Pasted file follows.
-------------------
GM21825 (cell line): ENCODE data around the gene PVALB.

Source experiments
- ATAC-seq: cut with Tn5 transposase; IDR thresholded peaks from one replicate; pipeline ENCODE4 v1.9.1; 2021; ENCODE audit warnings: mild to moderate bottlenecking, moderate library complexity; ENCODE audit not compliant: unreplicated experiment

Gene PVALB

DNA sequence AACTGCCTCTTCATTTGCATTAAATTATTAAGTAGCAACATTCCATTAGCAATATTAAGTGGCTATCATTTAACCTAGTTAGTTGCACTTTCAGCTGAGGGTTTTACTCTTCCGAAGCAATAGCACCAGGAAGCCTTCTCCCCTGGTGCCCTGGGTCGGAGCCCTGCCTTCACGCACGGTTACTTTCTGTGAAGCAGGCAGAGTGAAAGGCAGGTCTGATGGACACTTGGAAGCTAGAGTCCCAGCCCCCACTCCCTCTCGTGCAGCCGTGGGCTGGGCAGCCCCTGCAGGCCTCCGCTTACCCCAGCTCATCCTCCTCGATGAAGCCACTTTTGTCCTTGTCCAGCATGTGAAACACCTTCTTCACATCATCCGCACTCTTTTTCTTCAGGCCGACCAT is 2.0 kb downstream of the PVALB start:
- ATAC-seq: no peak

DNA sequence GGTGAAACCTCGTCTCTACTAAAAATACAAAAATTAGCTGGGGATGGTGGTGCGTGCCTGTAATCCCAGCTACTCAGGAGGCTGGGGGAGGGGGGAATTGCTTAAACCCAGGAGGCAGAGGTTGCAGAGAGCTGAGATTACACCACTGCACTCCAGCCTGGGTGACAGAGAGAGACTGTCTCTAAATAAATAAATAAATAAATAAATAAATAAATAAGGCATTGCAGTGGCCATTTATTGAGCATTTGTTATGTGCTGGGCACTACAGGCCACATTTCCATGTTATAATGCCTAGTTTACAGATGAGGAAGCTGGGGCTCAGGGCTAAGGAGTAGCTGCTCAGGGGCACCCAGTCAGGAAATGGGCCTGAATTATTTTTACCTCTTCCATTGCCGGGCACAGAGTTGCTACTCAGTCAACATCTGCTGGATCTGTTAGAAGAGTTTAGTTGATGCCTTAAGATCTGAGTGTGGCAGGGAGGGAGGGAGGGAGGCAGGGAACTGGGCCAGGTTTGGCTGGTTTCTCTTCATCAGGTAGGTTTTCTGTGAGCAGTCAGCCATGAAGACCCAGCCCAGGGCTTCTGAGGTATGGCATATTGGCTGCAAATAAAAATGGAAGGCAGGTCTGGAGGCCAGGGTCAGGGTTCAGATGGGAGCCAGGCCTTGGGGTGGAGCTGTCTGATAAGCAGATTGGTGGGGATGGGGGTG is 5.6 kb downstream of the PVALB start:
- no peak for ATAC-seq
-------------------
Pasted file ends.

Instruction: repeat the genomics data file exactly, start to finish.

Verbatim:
GM21825 (cell line): ENCODE data around the gene PVALB.

Source experiments
- ATAC-seq: cut with Tn5 transposase; IDR thresholded peaks from one replicate; pipeline ENCODE4 v1.9.1; 2021; ENCODE audit warnings: mild to moderate bottlenecking, moderate library complexity; ENCODE audit not compliant: unreplicated experiment

Gene PVALB

DNA sequence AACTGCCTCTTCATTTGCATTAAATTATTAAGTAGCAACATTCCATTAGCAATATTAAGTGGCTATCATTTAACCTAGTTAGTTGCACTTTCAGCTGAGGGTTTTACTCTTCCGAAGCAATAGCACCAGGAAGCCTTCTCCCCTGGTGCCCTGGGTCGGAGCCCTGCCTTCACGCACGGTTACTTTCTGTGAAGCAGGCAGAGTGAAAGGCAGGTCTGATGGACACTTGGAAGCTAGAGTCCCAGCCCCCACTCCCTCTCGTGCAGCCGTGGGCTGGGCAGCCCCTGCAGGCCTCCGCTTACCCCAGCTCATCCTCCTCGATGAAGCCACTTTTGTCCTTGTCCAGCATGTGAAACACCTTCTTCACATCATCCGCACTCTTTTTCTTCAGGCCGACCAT is 2.0 kb downstream of the PVALB start:
- ATAC-seq: no peak

DNA sequence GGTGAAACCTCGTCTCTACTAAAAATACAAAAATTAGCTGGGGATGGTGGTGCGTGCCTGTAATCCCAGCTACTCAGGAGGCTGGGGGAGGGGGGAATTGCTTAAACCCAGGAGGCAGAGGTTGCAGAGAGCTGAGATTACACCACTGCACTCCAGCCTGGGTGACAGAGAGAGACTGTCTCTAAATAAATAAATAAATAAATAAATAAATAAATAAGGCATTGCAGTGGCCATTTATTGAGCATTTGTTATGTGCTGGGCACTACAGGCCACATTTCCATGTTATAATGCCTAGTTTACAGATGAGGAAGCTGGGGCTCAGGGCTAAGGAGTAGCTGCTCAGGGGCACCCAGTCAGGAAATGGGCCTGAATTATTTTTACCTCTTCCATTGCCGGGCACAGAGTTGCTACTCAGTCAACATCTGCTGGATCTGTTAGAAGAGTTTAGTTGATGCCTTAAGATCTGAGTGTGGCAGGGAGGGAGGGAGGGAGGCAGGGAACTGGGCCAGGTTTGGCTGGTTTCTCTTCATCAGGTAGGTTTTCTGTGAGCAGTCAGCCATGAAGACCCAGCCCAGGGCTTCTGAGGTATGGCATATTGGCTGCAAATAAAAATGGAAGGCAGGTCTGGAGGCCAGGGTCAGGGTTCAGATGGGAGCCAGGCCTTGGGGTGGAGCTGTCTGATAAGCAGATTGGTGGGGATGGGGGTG is 5.6 kb downstream of the PVALB start:
- no peak for ATAC-seq